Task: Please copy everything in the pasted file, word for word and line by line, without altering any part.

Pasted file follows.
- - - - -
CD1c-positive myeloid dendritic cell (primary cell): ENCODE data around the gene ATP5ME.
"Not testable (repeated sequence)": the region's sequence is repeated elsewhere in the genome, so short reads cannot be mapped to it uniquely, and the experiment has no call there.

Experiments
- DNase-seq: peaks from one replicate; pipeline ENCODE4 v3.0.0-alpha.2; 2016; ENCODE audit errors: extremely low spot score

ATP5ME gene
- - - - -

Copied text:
CD1c-positive myeloid dendritic cell (primary cell): ENCODE data around the gene ATP5ME.
"Not testable (repeated sequence)": the region's sequence is repeated elsewhere in the genome, so short reads cannot be mapped to it uniquely, and the experiment has no call there.

Experiments
- DNase-seq: peaks from one replicate; pipeline ENCODE4 v3.0.0-alpha.2; 2016; ENCODE audit errors: extremely low spot score

ATP5ME gene